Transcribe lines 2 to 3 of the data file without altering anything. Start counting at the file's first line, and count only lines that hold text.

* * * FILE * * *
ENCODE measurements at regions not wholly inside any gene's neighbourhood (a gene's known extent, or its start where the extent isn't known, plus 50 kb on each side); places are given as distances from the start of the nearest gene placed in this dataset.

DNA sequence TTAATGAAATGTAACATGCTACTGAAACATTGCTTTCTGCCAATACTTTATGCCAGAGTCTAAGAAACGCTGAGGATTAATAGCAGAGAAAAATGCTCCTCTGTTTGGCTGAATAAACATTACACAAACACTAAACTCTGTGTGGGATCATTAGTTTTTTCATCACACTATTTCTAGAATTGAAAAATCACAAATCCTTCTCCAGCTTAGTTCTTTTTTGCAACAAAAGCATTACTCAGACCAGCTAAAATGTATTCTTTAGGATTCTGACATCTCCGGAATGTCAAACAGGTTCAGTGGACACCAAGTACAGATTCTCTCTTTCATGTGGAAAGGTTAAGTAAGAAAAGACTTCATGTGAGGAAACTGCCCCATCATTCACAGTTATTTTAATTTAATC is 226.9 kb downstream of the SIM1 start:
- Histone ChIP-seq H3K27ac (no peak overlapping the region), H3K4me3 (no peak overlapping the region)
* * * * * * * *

DNA sequence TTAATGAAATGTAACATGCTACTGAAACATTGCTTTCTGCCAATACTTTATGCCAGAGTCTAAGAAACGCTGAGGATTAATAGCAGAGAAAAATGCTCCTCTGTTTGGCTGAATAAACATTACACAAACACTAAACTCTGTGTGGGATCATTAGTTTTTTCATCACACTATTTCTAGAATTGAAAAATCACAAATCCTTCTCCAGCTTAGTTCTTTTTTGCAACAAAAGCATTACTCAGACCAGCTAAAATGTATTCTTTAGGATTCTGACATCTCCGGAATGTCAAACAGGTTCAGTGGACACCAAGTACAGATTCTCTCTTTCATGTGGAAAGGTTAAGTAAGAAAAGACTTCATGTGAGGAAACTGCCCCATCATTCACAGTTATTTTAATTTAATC is 226.9 kb downstream of the SIM1 start:
- Histone ChIP-seq H3K27ac (no peak overlapping the region), H3K4me3 (no peak overlapping the region)